UMWA announces striking Warrior Met miners ready to return to work

By Susan Lamont
March 6, 2023
Striking United Mine Workers members picket entrance to Warrior Met mine in Brookwood, Alabama, June 15, 2021.
UMWAStriking United Mine Workers members picket entrance to Warrior Met mine in Brookwood, Alabama, June 15, 2021.

ATLANTA — Hundreds of coal miners who have been on strike at Warrior Met Coal in Brookwood, Alabama, for the past 22 months and their families heard from United Mine Workers of America President Cecil Roberts Feb. 15 that the union had made the company an “unconditional offer to return to work.”

They met at a hotel in Hoover, a Birmingham suburb, where Roberts said he was sending a letter to Warrior Met Coal CEO Walter Scheller announcing that the unionists were preparing to return to work March 2.

“We’re just going to wait and see how the company responds,” Otis Sims told the Militant by phone Feb. 16. In the meantime, he said, “I’ll be doing my picket duty.” Sims has worked at the no. 4 mine for 43 years and was a longwall operator when the strike began April 1, 2021.

The union is calling on the company to allow its members to return to work while engaging in negotiations to reach a contract settlement. It says Warrior Met has been paying scabs up to $2,000 a month more than what they offered UMWA members in 2021.

“We are entering a new phase of our efforts to win our members and their families the fair and decent contract they need and deserve,” Roberts said in a Feb. 16 statement. “The status quo is not good for our members.”

After the company replied to the union’s offer, Roberts wrote again Feb. 20, “asking several questions that we need to know the answers to before we can discuss the next steps with our members,” a statement on the union website said.

Miners win solidarity

Since the strike started, miners have held solidarity rallies, including two major actions that drew union miners and retirees from around the country, as well as leaders and members of other unions, including the International Longshoremen’s Association, the Bakery Confectionery, Tobacco Workers and Grain Millers, the Association of Flight Attendants-CWA and many more. The UMWA strike fund, which has helped pay strikers’ weekly benefits, has received contributions from UMWA locals and districts, as well as other unions.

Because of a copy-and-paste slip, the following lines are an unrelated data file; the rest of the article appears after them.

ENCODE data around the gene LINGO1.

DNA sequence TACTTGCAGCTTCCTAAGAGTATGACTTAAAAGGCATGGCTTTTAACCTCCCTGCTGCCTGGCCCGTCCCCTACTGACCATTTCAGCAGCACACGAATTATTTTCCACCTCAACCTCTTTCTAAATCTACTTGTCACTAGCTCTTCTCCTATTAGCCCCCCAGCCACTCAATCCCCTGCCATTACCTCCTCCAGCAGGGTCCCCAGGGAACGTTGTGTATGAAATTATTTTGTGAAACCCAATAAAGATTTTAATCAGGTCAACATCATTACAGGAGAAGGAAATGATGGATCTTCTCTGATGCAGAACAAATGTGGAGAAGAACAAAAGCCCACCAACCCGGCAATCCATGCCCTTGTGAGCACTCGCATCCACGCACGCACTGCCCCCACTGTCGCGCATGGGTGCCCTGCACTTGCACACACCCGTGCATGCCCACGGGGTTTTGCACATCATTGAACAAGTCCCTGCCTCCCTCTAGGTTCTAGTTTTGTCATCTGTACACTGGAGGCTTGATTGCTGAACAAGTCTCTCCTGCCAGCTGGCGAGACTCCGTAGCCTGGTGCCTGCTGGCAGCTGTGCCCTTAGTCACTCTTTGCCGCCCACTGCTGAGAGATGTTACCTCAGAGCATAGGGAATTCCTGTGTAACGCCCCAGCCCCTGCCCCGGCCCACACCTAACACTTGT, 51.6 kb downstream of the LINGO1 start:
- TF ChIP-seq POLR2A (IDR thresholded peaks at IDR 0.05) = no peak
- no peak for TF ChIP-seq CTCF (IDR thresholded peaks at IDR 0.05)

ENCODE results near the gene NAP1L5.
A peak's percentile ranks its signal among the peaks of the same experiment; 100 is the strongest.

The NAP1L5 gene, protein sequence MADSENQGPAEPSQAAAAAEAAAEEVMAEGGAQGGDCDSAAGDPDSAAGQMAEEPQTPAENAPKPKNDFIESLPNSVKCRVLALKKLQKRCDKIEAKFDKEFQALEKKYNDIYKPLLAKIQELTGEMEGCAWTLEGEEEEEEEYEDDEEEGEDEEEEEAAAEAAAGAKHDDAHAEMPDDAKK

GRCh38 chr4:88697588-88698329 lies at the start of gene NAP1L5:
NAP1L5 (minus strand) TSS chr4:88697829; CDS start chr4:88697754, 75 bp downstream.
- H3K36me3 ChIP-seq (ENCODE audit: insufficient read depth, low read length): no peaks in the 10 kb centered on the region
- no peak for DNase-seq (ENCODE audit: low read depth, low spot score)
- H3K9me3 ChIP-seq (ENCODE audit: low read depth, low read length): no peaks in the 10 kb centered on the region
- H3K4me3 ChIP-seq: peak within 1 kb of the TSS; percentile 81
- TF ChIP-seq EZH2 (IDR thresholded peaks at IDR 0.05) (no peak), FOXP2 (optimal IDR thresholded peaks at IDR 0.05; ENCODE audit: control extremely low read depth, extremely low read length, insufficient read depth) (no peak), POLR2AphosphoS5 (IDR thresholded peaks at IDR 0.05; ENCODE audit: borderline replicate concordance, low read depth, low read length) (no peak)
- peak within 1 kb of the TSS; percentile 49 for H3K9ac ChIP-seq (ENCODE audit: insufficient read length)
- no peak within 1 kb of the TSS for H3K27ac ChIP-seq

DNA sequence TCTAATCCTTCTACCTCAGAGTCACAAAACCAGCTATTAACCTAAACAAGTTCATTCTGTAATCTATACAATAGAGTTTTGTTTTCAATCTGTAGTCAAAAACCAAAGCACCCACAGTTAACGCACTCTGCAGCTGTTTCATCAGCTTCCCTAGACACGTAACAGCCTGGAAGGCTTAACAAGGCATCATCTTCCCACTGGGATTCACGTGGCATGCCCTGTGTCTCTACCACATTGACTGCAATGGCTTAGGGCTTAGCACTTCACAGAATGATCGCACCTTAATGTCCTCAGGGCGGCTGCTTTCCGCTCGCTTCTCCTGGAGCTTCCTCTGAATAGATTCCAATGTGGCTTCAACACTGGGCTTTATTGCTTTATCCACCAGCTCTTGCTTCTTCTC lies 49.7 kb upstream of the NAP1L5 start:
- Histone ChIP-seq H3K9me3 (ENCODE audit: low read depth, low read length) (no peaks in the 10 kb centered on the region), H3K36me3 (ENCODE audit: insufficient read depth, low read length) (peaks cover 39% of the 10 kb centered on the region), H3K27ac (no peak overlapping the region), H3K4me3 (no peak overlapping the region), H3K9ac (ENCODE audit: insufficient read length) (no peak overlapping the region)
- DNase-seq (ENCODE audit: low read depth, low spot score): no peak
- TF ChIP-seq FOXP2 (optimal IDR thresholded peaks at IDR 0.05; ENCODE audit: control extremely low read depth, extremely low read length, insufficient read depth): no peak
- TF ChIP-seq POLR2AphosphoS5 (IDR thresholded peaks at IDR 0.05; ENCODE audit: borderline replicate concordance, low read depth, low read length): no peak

Many strikers have had to get other full-time jobs to support their families. Some are now working at UMWA-organized Oak Grove and Shoal Creek mines, also in Alabama.

Warrior Met Coal was set up by the biggest outstanding creditors when the previous owner, Jim Walter Resources, declared bankruptcy in 2015. The new owners told miners they had to accept deep cuts in wages, benefits and working conditions or the mines would be shuttered. Gains the miners had fought for over decades were ripped up, with a company promise to restore them when it started making a profit.

But when the contract expired in 2021, bosses reneged, offering the miners virtually no improvements. UMWA members overwhelmingly rejected the contract and vowed to stay out until they won a better agreement.

Warrior Met then restarted production using scab labor. Over time, some union members crossed the picket line. The UMWA auxiliary, organized by strikers’ spouses, has been helping to keep picket lines up and provided food, household supplies and other necessities so strikers’ families can get by.

In the face of court injunctions that severely restricted union picketing and an unrelenting company campaign to violence-bait the union, the strikers continued their fight. Last July, at the company’s request, the National Labor Relations Board imposed a $13.3 million fine on the union, saying it had to pay for the mine owners’ losses. The union refused to pay and the fine was later reduced to $435,000 plus interest.

Earlier this month, a group of some 150 ministers, rabbis and religious leaders from around the country signed a statement calling on Warrior Met to end the strike immediately “in an equitable and just manner.”